It’s also important to recognize that all fascisms are not alike. As fascism is a national phenomenon, it takes on the character of its host country. Italian fascism, for example, was not nearly as jack-booted as the German variant, and wasn’t even anti-Semitic until the Nazis forced the Italians late in the game to be allies in “Final Solution” thinking.
“Nazism was the product of German culture, grown out of a German context,” Mr. Goldberg writes. “The Holocaust could not have happened in Italy, because Italians are not Germans.”
America has not escaped fascism. Mr. Goldberg identifies three periods when the predominant ideas in the American political scene were those most fascists would find simpatico, or when our actual government could legitimately be called fascist, as under Woodrow Wilson during World War I.
Wilson curtailed Americans’ freedoms and bullied American citizens in ways that make Joe McCarthy seem like a rabid civil libertarian by comparison. Ways no American would stand still for today. Wilson was a “progressive” who saw WWI as “a crusade to redeem the whole world.”
The second period was the New Deal years, when FDR, who had been active in the Wilson administration, played fast and loose with Americans’ liberties in the name of fighting the Great Depression. The third period is the Sixties, where large numbers of young people and university students, always good fodder for the gauzy and romantic notions of fascism, perfected the technique of the tantrum in order try to bend human nature in the direction they thought they wanted.
Finally Mr. Goldberg addresses today, providing chapter and verse on what he sees as a political left pushing a secular, “for your own good” progressivism that may as well be called fascism because its aim is for the state to micro-manage every area of life. Progressivism’s wholly-owned subsidiaries include feminism and environmentalism as well as various food and health fetishes.
The various items we now refer to as the “nanny state” have long pedigrees through Bismarck’s Prussia in the 19th century and the various fascisms of Western Europe in the last century.
Mr. Goldberg largely avoids partisan political excursions, though he can’t help but identify the party of the left in America as the Democrats. And he can’t avoid commenting on one of the more visible current icons of the nanny-left.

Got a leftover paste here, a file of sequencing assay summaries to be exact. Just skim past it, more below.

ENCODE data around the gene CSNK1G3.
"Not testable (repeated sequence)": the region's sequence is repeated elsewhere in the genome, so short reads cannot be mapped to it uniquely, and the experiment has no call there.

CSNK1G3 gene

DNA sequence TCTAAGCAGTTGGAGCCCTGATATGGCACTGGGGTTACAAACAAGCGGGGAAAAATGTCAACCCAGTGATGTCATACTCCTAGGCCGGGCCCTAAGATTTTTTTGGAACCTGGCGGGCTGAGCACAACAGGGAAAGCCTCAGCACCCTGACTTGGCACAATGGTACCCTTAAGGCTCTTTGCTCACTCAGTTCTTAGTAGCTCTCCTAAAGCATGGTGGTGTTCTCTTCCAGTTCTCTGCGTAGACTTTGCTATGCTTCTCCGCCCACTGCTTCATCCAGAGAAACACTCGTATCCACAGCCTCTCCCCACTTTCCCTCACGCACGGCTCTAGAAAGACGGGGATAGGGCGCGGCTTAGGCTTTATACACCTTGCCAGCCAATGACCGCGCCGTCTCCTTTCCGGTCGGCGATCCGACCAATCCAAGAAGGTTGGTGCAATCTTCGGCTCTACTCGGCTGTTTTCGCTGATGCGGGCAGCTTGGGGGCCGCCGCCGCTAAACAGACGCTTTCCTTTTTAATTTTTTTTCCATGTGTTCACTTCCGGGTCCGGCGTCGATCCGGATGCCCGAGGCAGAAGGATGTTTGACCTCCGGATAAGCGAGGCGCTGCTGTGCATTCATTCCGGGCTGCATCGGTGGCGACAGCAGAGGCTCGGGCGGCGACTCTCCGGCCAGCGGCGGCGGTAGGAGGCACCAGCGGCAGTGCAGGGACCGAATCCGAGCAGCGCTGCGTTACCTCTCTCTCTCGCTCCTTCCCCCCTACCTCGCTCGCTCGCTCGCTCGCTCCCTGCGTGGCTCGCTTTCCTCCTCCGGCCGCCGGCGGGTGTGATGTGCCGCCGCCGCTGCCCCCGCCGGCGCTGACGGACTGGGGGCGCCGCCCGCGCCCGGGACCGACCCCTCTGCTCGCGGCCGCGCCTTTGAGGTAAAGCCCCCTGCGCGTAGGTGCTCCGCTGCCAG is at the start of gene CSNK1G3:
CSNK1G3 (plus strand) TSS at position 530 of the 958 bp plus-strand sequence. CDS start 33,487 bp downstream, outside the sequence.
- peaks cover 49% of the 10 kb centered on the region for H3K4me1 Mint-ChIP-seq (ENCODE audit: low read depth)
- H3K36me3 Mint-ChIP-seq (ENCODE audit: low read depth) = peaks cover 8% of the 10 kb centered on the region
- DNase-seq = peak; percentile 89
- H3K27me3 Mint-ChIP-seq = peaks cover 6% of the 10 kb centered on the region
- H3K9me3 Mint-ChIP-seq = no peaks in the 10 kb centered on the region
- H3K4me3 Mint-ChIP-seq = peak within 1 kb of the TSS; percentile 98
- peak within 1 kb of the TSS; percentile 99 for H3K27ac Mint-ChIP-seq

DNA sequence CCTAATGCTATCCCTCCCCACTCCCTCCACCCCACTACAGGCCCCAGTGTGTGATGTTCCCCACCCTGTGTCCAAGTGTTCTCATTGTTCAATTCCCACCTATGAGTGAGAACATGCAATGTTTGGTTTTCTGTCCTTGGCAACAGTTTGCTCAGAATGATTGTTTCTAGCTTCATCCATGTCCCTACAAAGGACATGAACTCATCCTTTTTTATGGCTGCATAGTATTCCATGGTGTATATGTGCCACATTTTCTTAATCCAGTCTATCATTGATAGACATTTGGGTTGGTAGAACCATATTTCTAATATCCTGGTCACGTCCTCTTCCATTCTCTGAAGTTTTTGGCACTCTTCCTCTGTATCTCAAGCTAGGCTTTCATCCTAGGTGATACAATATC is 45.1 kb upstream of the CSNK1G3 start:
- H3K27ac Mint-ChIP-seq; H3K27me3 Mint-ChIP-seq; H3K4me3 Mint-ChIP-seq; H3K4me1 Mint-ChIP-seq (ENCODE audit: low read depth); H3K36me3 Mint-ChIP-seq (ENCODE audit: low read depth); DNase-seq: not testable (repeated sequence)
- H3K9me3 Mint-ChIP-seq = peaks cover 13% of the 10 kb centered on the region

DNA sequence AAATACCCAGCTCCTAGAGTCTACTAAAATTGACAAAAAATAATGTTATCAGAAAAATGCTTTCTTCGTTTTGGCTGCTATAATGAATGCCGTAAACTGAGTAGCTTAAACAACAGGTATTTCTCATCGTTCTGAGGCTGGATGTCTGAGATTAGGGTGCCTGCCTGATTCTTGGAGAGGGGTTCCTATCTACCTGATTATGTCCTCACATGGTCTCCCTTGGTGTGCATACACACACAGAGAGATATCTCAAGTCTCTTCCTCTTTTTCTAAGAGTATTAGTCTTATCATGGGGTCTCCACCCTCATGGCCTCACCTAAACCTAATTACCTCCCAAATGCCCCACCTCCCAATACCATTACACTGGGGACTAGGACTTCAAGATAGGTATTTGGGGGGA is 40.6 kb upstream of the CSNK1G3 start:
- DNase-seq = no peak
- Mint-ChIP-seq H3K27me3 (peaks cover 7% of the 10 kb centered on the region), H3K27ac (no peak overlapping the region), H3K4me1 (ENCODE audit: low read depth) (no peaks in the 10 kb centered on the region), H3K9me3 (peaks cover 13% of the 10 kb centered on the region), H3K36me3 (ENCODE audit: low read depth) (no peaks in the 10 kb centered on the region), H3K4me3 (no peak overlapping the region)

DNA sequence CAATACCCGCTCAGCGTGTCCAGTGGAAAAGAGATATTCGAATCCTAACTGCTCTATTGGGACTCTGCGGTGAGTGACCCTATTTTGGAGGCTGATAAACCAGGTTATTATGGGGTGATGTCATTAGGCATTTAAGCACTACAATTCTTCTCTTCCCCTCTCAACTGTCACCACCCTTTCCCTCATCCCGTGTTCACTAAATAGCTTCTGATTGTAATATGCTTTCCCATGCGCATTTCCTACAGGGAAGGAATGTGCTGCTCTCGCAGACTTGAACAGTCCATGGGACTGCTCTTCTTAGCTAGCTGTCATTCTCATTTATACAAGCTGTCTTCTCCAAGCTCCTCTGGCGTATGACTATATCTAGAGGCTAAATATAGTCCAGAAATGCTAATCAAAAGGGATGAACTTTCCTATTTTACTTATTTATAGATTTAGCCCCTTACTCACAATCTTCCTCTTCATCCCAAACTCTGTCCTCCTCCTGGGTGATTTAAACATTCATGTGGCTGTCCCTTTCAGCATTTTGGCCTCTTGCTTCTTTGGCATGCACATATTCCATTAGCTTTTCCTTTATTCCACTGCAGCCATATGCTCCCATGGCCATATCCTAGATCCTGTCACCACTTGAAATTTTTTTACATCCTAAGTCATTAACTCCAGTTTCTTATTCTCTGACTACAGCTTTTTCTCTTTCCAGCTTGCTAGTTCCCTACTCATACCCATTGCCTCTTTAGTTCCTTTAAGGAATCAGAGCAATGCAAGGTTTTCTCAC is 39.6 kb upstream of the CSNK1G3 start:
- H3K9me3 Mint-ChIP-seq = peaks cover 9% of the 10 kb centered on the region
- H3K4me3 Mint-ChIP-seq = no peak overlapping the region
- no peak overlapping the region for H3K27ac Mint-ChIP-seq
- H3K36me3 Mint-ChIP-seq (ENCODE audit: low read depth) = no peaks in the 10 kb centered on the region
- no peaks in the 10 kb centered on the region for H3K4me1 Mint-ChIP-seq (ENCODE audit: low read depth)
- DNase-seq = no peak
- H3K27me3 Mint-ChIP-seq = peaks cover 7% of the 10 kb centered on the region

“No more thorough explication of the liberal fascist agenda can be found than in Hillary Clinton’s best-selling book, ‘It Takes a Village’,” Mr. Goldberg writes. “All the hallmarks of the fascist enterprise reside within in pages.” These include the superiority of the state-directed life over individual responsibility, even to the extent of the state having more say than parents in the raising of children.
Mr. Goldberg is not making the point that American liberals are crypto-Nazis. They aren’t. The kind of feminine fascist government America would likely see probably wouldn’t have concentration camps but would have a Secretary of Hugs. More “Brave New World” than “1984.”
The book points out that conservatives, particularly the “compassionate” kind, are not immune to the totalitarian temptation. But most of the 24/7 social engineering comes from leftists, even while they insist they are not trying to force their values on anyone. They are the cultural aggressors, battling to push conservative values aside, and ready to call conservatives fascists when they resist.
“Liberal Fascism” is a kind of political scorecard which will enable careful readers and observers to identify the players. This is a long book, dense with detail and analysis. Readers will have to set aside some serious time to read it (as Mr. Goldberg obviously did to research it and write it). But for anyone wishing to understand the contemporary political scene, it will repay that reading time handsomely.
Larry Thornberry is a writer living in Tampa.